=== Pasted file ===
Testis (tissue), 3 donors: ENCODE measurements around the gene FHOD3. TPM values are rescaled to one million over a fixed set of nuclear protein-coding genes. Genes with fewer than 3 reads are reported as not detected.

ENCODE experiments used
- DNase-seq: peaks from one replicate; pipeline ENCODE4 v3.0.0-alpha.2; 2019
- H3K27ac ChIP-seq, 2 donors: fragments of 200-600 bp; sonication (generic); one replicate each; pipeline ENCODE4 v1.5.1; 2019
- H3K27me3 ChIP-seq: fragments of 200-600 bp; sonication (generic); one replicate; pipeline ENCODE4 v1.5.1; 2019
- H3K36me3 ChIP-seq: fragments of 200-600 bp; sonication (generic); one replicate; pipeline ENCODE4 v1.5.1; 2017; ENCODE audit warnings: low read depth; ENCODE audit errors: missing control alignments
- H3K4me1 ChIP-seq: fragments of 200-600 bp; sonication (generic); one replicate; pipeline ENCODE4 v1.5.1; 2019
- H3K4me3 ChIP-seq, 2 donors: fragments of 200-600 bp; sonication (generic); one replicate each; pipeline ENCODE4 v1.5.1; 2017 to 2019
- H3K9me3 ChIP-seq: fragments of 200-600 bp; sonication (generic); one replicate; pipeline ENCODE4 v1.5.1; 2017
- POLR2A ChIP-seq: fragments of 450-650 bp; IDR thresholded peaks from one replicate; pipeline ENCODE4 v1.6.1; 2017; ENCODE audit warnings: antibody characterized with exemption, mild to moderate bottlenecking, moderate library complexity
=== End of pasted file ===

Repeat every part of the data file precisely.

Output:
Testis (tissue), 3 donors: ENCODE measurements around the gene FHOD3. TPM values are rescaled to one million over a fixed set of nuclear protein-coding genes. Genes with fewer than 3 reads are reported as not detected.

ENCODE experiments used
- DNase-seq: peaks from one replicate; pipeline ENCODE4 v3.0.0-alpha.2; 2019
- H3K27ac ChIP-seq, 2 donors: fragments of 200-600 bp; sonication (generic); one replicate each; pipeline ENCODE4 v1.5.1; 2019
- H3K27me3 ChIP-seq: fragments of 200-600 bp; sonication (generic); one replicate; pipeline ENCODE4 v1.5.1; 2019
- H3K36me3 ChIP-seq: fragments of 200-600 bp; sonication (generic); one replicate; pipeline ENCODE4 v1.5.1; 2017; ENCODE audit warnings: low read depth; ENCODE audit errors: missing control alignments
- H3K4me1 ChIP-seq: fragments of 200-600 bp; sonication (generic); one replicate; pipeline ENCODE4 v1.5.1; 2019
- H3K4me3 ChIP-seq, 2 donors: fragments of 200-600 bp; sonication (generic); one replicate each; pipeline ENCODE4 v1.5.1; 2017 to 2019
- H3K9me3 ChIP-seq: fragments of 200-600 bp; sonication (generic); one replicate; pipeline ENCODE4 v1.5.1; 2017
- POLR2A ChIP-seq: fragments of 450-650 bp; IDR thresholded peaks from one replicate; pipeline ENCODE4 v1.6.1; 2017; ENCODE audit warnings: antibody characterized with exemption, mild to moderate bottlenecking, moderate library complexity